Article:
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Let's Bring Sanity to Disk Encryption

2:30 PM -- I think I've made it clear here and on the InformationWeek Backup and Business Continuity blog that I believe in encrypting tapes and other data-bearing media whenever it leaves the data center. However, when the professional paranoid types that run most corporate information security groups started issuing edicts that all disks be encrypted, even those that never leave the data center, I was to, say the least, skeptical.

I argued that it was unlikely that someone would break into the data center, through a series of doors with card access systems and video cameras, and then steal the disk drives out of a server or RAID array. If he were daring, and strong, enough to steal the whole server, the encryption wouldn't provide any greater security since the server would have to have the encryption keys to be able to run.

When they said "We have our reasons and have selected to use a Fibre Channel encryption appliance from Neoscale or Kasten-Chase", I made them work. When Neoscale and Kasten-Chase went belly up, I helped my clients to install Decru/NetApp replacements and migrate all their data from logical disks encrypted with the old solution to logical disks encrypted with the new one. I was, however, grateful that as a consultant I was being paid by the hour.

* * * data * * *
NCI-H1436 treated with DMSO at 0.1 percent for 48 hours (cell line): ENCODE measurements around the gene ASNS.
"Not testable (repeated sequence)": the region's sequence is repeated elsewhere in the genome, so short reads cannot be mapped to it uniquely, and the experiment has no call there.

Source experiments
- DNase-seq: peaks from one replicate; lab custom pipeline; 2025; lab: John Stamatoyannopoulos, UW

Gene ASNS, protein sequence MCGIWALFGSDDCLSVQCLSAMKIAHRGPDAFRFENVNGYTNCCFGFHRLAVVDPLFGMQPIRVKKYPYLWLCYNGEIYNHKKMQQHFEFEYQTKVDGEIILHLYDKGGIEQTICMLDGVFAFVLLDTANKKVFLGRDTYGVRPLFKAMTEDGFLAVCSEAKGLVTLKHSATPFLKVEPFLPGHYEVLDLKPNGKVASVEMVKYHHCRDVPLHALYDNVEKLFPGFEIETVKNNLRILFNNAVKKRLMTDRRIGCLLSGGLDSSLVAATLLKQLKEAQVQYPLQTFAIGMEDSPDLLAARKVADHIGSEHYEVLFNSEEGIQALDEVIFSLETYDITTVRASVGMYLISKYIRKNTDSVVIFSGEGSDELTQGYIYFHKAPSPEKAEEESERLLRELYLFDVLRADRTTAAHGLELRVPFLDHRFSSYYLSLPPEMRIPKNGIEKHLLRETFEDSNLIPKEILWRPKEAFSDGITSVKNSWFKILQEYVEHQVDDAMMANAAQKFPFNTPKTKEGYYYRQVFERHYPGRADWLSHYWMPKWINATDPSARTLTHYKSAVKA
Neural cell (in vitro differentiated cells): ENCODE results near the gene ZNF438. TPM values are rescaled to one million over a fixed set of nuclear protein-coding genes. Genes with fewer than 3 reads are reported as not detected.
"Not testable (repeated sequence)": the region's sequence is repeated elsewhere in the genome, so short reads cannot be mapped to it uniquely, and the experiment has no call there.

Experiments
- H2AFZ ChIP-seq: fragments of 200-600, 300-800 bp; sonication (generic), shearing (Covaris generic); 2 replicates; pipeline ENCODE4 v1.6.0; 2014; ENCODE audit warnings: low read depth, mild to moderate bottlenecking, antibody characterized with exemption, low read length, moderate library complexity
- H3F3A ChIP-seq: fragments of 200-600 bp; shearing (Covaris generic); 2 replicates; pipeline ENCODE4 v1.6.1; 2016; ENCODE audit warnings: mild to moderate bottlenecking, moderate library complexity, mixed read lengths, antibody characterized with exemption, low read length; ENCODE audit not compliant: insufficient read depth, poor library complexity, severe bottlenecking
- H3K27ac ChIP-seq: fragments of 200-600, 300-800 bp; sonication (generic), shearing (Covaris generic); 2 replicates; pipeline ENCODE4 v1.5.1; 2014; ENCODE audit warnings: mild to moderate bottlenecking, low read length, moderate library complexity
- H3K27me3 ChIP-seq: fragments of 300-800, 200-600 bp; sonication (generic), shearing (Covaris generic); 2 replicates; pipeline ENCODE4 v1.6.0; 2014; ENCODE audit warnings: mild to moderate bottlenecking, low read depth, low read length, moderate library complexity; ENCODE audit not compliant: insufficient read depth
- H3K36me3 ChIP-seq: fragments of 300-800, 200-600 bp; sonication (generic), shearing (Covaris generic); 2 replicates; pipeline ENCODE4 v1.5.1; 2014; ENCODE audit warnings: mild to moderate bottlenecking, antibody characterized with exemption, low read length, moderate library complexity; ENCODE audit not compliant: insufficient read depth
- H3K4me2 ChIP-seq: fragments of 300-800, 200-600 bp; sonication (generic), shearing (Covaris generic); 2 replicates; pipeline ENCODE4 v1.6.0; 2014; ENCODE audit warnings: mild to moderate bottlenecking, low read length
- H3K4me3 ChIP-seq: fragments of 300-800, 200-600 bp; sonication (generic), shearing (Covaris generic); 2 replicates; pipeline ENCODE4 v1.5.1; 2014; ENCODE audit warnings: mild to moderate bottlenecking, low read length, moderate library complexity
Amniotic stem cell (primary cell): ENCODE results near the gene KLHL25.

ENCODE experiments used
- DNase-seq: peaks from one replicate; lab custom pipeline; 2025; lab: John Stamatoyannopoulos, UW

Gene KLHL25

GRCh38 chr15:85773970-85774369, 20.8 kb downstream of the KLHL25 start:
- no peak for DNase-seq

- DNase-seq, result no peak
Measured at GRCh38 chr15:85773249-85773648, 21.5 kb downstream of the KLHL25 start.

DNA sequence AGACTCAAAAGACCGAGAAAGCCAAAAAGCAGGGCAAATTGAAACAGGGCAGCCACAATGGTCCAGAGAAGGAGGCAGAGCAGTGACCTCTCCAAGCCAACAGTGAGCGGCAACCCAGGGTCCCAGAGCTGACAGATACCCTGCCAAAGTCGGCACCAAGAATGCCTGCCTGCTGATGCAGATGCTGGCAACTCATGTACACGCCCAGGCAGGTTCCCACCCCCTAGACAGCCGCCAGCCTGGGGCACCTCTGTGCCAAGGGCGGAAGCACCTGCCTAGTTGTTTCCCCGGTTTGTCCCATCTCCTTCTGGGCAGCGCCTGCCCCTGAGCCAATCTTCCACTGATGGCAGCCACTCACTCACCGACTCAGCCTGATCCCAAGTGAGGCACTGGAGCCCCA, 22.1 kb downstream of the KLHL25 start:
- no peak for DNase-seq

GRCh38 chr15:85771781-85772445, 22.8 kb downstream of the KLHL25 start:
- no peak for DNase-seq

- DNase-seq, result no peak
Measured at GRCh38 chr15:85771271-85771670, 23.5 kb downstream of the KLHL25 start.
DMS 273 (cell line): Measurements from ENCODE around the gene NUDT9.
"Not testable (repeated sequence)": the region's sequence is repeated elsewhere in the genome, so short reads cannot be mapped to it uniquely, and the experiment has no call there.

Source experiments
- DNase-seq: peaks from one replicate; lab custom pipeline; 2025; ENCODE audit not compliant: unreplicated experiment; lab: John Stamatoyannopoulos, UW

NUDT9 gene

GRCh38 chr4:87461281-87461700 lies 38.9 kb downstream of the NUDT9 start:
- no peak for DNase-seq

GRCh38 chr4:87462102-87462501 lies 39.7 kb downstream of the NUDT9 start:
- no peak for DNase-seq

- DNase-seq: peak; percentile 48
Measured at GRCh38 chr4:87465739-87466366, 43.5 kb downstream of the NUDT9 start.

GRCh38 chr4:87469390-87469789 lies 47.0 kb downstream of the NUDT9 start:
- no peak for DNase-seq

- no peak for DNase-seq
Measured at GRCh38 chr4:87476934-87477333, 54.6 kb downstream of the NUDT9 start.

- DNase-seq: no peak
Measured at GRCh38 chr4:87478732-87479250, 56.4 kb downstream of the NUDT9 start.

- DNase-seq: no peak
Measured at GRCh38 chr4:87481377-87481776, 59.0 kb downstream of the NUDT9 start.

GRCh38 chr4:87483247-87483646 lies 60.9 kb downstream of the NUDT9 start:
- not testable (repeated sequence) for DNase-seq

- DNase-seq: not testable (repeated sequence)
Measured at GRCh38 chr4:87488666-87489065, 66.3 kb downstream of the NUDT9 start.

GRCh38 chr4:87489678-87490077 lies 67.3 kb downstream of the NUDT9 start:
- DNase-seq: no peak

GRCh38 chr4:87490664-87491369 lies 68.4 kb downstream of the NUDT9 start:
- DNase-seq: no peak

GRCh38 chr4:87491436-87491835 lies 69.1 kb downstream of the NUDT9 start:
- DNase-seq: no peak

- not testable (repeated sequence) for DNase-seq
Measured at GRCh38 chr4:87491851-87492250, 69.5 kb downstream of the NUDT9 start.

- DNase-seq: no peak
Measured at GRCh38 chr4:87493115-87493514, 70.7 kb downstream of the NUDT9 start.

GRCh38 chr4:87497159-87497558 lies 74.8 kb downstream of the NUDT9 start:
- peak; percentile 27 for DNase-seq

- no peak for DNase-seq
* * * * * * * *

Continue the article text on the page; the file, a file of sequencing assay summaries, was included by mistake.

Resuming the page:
Lest I sound too cynical, I do recognize of course that there is one good reason for full disk encryption in the data center, preventing data on discarded, damaged, and disabled drives from falling into the wrong hands. While most organizations today have cabinets or closets full of disk drives awaiting secure disposal, they could toss encrypted drives in the trash or return them to the vendor for warranty replacement without worry.

Given the cost and complexity of today's solutions, I'm not sure solving the drive disposal problem is a good enough reason to invest in SAN encryptors. Now that the Trusted Computing Group has come out with standards for self-encrypting drives, with separate specs for laptop-orientated and enterprise drives, and all five drive manufacturers have endorsed them, a new and better solution should soon emerge.

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